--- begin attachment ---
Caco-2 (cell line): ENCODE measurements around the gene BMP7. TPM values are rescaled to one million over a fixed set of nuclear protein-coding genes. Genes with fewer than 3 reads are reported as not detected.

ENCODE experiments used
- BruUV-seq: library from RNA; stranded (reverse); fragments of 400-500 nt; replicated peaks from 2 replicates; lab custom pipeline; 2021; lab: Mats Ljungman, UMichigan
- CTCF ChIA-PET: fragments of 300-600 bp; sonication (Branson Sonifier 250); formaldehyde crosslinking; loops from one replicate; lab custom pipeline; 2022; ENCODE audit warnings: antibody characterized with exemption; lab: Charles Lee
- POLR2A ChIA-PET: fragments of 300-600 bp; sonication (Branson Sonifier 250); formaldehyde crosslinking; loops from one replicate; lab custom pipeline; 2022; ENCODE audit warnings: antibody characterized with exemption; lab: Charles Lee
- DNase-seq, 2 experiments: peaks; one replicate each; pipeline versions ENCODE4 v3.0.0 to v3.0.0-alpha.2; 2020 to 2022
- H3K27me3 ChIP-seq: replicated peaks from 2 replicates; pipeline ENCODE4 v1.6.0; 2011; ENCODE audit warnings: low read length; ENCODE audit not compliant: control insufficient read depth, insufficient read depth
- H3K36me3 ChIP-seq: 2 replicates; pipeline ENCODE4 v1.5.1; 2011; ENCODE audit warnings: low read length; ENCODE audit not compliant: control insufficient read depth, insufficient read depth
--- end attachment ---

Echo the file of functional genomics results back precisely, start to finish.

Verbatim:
Caco-2 (cell line): ENCODE measurements around the gene BMP7. TPM values are rescaled to one million over a fixed set of nuclear protein-coding genes. Genes with fewer than 3 reads are reported as not detected.

ENCODE experiments used
- BruUV-seq: library from RNA; stranded (reverse); fragments of 400-500 nt; replicated peaks from 2 replicates; lab custom pipeline; 2021; lab: Mats Ljungman, UMichigan
- CTCF ChIA-PET: fragments of 300-600 bp; sonication (Branson Sonifier 250); formaldehyde crosslinking; loops from one replicate; lab custom pipeline; 2022; ENCODE audit warnings: antibody characterized with exemption; lab: Charles Lee
- POLR2A ChIA-PET: fragments of 300-600 bp; sonication (Branson Sonifier 250); formaldehyde crosslinking; loops from one replicate; lab custom pipeline; 2022; ENCODE audit warnings: antibody characterized with exemption; lab: Charles Lee
- DNase-seq, 2 experiments: peaks; one replicate each; pipeline versions ENCODE4 v3.0.0 to v3.0.0-alpha.2; 2020 to 2022
- H3K27me3 ChIP-seq: replicated peaks from 2 replicates; pipeline ENCODE4 v1.6.0; 2011; ENCODE audit warnings: low read length; ENCODE audit not compliant: control insufficient read depth, insufficient read depth
- H3K36me3 ChIP-seq: 2 replicates; pipeline ENCODE4 v1.5.1; 2011; ENCODE audit warnings: low read length; ENCODE audit not compliant: control insufficient read depth, insufficient read depth